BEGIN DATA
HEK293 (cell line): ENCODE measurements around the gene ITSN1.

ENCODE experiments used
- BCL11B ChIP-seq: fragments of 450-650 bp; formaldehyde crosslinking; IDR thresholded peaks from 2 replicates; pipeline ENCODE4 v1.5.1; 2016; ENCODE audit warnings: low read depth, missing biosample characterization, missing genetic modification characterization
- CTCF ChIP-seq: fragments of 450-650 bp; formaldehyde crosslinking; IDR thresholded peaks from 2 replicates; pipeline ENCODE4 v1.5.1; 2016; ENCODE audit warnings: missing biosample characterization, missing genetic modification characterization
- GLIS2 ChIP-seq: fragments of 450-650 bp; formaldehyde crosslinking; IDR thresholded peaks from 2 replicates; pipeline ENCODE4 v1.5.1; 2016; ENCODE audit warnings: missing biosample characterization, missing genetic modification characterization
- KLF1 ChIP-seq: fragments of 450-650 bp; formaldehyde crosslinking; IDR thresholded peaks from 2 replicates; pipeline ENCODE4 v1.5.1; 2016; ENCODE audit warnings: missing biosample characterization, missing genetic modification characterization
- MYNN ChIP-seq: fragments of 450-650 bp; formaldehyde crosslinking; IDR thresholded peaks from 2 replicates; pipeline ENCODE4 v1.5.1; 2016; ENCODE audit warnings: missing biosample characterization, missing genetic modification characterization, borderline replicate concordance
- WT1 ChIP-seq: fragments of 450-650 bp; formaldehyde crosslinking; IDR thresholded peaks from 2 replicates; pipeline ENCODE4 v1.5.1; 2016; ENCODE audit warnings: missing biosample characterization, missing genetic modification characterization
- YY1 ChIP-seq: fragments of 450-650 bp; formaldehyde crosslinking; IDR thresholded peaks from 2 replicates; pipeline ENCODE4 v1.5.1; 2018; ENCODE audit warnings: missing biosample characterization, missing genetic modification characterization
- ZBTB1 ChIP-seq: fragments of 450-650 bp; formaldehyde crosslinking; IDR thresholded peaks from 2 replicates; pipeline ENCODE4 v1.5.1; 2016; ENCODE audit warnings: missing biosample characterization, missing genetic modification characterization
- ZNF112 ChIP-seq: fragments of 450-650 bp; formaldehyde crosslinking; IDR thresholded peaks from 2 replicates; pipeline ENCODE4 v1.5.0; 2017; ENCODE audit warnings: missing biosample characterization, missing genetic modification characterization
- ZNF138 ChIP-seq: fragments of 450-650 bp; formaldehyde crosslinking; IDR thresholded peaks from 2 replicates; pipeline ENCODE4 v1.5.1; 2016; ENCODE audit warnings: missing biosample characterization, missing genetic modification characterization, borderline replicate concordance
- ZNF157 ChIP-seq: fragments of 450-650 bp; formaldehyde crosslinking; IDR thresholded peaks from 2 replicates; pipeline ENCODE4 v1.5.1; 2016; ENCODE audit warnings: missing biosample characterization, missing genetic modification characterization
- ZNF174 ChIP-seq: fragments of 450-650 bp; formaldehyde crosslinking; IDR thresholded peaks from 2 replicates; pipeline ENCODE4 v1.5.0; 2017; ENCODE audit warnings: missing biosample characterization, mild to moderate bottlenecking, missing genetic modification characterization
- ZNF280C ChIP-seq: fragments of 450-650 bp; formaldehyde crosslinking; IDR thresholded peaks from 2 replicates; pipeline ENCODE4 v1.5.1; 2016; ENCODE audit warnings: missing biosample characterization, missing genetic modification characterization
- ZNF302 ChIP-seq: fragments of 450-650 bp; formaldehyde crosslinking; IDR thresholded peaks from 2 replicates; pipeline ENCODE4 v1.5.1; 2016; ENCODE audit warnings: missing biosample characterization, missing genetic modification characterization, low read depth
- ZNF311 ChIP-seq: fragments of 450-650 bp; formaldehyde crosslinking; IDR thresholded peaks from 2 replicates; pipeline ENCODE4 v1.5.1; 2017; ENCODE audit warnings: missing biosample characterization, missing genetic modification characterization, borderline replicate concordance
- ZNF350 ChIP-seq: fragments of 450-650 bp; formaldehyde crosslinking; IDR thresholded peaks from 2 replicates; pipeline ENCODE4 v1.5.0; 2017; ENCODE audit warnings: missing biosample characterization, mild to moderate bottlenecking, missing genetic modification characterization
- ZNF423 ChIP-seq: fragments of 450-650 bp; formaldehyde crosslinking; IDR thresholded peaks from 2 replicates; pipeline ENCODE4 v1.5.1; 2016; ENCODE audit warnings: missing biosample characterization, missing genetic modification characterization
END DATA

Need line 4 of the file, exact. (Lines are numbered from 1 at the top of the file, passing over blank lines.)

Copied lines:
- CTCF ChIP-seq: fragments of 450-650 bp; formaldehyde crosslinking; IDR thresholded peaks from 2 replicates; pipeline ENCODE4 v1.5.1; 2016; ENCODE audit warnings: missing biosample characterization, missing genetic modification characterization